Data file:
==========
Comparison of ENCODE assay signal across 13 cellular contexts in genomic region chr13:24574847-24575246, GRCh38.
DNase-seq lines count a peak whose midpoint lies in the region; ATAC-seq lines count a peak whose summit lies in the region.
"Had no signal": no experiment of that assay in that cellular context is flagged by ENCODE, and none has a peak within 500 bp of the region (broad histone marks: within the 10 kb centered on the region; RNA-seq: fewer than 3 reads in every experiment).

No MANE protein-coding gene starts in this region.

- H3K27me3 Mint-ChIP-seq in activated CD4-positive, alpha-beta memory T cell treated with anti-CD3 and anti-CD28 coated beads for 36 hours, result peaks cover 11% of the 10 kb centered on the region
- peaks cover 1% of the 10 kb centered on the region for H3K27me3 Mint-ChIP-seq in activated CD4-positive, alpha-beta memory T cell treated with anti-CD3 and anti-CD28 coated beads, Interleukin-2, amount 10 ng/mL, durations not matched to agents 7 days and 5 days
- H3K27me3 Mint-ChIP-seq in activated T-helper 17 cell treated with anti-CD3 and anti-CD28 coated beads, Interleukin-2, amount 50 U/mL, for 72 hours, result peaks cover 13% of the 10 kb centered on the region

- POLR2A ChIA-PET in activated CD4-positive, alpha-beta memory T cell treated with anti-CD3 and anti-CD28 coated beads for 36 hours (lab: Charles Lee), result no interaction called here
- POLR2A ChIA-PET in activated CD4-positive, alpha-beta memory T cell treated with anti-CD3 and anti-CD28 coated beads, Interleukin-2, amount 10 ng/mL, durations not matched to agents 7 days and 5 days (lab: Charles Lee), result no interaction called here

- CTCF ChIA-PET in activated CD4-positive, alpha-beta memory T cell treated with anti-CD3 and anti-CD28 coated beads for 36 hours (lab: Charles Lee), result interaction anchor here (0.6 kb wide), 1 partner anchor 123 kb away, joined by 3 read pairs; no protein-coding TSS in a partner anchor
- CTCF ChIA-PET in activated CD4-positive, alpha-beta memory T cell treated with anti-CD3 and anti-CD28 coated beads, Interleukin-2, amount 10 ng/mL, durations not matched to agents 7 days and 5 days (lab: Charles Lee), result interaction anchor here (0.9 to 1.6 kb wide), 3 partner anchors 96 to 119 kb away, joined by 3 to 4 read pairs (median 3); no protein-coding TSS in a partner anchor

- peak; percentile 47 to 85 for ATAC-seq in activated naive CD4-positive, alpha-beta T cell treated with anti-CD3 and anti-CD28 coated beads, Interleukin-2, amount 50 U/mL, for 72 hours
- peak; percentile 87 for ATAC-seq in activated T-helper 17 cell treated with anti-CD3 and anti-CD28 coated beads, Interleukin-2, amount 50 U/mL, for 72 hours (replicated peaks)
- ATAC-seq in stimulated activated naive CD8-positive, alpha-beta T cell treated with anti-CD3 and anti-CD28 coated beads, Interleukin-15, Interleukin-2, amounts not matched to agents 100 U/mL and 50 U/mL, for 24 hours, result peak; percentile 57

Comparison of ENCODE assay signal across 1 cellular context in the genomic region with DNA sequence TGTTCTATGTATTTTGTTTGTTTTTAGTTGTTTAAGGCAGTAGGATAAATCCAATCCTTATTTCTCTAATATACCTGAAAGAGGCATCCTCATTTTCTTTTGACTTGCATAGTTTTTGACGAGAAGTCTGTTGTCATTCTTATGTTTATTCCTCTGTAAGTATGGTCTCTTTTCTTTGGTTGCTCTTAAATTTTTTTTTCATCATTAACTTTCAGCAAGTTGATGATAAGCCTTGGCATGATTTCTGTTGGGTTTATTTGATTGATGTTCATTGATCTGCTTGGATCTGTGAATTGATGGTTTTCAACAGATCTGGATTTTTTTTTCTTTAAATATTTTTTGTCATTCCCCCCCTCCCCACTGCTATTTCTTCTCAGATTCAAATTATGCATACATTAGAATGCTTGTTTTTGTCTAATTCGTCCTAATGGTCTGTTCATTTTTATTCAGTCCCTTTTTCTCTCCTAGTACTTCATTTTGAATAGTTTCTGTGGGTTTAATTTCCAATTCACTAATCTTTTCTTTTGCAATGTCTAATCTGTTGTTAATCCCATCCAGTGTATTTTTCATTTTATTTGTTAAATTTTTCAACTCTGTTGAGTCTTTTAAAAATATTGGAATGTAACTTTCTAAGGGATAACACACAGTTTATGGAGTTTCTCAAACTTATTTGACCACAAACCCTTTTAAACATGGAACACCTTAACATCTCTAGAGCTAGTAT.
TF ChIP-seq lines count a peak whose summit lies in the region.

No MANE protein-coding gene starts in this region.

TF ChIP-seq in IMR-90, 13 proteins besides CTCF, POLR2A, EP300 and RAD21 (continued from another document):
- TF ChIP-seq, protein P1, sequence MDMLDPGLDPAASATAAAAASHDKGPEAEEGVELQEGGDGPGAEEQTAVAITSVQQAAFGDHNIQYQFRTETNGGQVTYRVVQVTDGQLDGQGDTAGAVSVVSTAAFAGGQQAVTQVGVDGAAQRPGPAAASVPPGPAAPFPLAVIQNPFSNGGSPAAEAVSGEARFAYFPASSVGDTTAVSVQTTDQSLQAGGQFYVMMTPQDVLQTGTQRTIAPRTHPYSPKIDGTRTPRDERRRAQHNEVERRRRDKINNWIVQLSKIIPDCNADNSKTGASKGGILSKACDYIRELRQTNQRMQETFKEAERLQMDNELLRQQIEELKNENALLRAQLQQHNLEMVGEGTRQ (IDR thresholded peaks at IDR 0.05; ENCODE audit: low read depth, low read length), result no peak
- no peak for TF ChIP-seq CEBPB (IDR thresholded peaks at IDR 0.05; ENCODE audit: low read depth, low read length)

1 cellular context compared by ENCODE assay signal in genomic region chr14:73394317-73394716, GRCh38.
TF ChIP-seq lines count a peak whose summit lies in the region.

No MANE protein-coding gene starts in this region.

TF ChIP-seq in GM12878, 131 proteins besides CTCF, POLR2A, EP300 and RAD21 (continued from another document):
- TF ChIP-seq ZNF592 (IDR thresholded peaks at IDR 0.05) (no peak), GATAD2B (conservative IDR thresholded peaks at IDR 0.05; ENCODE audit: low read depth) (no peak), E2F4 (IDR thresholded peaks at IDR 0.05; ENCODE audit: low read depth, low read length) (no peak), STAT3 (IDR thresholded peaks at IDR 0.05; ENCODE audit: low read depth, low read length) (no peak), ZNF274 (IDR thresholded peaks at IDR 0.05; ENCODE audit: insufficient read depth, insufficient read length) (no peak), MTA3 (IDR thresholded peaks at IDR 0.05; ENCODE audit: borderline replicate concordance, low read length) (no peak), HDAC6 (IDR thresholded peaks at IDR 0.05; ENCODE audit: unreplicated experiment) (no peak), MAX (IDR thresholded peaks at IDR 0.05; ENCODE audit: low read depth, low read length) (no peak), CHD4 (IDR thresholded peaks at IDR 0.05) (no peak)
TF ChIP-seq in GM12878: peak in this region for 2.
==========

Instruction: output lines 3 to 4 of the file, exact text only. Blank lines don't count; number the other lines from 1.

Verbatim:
"Had no signal": no experiment of that assay in that cellular context is flagged by ENCODE, and none has a peak within 500 bp of the region (broad histone marks: within the 10 kb centered on the region; RNA-seq: fewer than 3 reads in every experiment).

No MANE protein-coding gene starts in this region.